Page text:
‘Spotlight’ restarts conversation


Since its release in November, the latest Academy Award winner for Best Picture, “Spotlight,” is still causing quite the conversation.

The film, which premiered at the Venice Film Festival back in September 2015, focuses on the Boston Globe’s investigative journalist team and its exploration into cases of extensive child sex abuse in the greater Boston area by a large number of Roman Catholic priests.

The film won top prize at this past Sunday’s Academy Awards, as well as best original screenplay, and the English newspaper, The Guardian, is calling it “a great thing for journalism.”

The author, Alicia Shepard, says that the film is and should do wonders for the news business, but also better the public’s understanding of journalism to “ultimately inform and do good.”

Marty Baron, who is the former executive editor at the Globe, portrayed in the film by Live Schreiber, said that the film expose a whole new generation about why journalism is still so important. He also spoke to the British publication about how “…painstakingly demonstrates how difficult it is to penetrate a powerful institution such as the Catholic Church- but it proves that it can be done.”

Baron went on to say that endeavors such as this are critical and time-consuming, and that we as journalists need to do more of it, not less.

Following the films big win in the ‘best picture’ and ‘best original screenplay,’ Baron Tweeted:

Screen Shot 2016-03-04 at 12.55.55 AMThe wins were even followed up by commentary from the Archbishop of Boston, Cardinal Seán P. O’Malley.

He says to Vanity Fair, “Spotlight is an important film for all impacted by the tragedy of clergy sexual abuse. By providing in-depth reporting on the history of the clergy sexual abuse crisis, the media led the Church to acknowledge the crimes and since of its personnel and to begin to address its failings, the harm done to victims and their families and needs of survivors…. The media’s role in revealing the sexual abuse crisis opened a door through which the Church has walked in responding to the needs of survivors. Protecting children and providing support for survivors and their families must be a priority in all aspects of the life of the Church…. We continue to seek the forgiveness of all who have been harmed by the tragedy of clergy sexual abuse and pray that each day the Lord may guide us on the path toward healing and renewal.”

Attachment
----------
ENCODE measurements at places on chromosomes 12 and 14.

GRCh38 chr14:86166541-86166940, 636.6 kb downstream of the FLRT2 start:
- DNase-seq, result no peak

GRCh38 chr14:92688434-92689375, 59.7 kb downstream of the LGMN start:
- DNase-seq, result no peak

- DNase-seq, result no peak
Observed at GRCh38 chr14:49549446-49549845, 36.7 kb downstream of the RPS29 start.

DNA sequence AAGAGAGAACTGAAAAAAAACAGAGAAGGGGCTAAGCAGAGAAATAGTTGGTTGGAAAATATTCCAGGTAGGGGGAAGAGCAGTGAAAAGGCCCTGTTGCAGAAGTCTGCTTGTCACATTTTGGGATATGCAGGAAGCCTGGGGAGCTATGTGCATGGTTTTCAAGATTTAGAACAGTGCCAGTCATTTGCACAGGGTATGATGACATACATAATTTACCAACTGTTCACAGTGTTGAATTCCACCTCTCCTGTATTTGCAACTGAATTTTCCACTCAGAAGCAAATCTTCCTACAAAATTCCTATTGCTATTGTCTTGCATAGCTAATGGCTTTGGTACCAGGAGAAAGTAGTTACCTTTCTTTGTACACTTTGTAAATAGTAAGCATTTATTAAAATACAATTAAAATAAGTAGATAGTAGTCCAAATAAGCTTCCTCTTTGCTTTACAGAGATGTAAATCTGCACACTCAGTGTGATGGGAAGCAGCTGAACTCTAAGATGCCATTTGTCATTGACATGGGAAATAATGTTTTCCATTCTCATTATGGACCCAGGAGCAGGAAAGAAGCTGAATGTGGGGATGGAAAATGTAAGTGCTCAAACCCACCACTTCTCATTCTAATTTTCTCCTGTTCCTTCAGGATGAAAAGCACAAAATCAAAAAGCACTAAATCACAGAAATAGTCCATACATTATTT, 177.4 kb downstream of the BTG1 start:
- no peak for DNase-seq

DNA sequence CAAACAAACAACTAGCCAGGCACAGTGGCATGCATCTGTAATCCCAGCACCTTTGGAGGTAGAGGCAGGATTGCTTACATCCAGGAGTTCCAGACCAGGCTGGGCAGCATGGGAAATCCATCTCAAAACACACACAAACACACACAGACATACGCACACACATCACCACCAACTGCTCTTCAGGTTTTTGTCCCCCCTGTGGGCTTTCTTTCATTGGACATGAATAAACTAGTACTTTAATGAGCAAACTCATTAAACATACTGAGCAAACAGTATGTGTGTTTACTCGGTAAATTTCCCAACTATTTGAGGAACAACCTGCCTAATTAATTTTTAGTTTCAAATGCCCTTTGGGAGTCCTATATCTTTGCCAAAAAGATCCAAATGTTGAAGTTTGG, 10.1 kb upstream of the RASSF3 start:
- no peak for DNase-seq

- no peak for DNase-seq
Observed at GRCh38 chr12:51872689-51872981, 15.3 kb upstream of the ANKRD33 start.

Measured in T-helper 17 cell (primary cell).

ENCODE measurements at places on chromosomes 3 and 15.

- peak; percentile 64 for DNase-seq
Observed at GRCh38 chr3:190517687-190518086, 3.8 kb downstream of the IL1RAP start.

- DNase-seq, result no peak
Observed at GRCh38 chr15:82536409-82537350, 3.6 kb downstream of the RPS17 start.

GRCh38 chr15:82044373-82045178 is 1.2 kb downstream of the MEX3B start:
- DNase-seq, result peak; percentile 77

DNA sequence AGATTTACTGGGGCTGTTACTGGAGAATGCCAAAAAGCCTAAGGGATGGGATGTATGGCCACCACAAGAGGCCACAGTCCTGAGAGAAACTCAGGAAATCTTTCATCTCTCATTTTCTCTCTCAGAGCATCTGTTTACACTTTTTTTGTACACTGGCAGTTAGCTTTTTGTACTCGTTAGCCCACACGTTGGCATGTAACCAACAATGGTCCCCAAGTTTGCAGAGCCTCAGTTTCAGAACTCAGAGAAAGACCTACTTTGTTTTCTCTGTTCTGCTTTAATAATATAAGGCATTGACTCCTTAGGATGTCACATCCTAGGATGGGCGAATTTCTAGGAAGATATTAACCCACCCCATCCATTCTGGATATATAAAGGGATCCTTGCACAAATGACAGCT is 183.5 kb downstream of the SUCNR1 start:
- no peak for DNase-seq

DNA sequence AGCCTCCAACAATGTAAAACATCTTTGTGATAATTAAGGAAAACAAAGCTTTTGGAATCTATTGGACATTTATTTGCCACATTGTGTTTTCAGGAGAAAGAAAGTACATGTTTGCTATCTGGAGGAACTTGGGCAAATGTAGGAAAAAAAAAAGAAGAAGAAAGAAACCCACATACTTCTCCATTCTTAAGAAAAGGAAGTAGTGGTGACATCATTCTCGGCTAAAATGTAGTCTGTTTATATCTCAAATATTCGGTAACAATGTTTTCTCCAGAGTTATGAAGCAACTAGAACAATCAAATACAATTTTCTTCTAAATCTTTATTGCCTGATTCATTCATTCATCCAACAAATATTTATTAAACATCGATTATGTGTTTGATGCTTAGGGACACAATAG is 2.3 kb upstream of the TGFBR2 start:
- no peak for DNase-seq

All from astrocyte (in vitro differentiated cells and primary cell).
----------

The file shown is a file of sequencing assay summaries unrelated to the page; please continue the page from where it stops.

Additionally, the L’Osservator Romano Vatican newspaper published a front-page editorial on the film’s Oscar win, earlier in the week.

Hollywood industry rag, Variety, calls the highest honor in film, a “triumph of excellence over ego.”

‘Spotlight’ illuminates a sensitive topic


In response to the film “Spotlight” winning the Best Picture Academy Award last Sunday, news coverage has rekindled its fire toward the issue of sexual assault in the Catholic Church.

“Spotlight” tells the story of an original investigation conducted by the Boston Globe that began in 2002, when reporters in the Globe’s investigative team started to analyze cases of sexual abuse in the Catholic Church.

Recently CBS News released information that a Grand Jury report had found two bishops had hidden more than 100 sexual assault cases by more than 50 priests and religious leaders in the past 40 years. Evidence was found for these cases in a secretive dioceses archive.

News media are the only way a population will be informed about what goes in the world around them. While I appreciated the quality of storytelling that “Spotlight” did in order for the public to know about the issue, I am sad that it took almost 14 years after the original investigation in order for people to recognize its relevance again.

Does it really take a Hollywood picture to emphasize the weight of corruptness inside of this religious organization, or in any organization?

If that truly is the case, then the news media should emphasize other channels in order to get across crucial messages. A compelling story like this one could not have been told in a more emotional, factual and enlightening way.

Film is a medium of communication that has not been unlocked to its full potential and is one of the few art forms and media channels that engages an audience through almost every sense.

While issues like this one and undoubtedly others go unnoticed, it is our job as the media to not only inform the public, but also truly convey the importance and pertinence of current issues in whatever media channel that is most effective.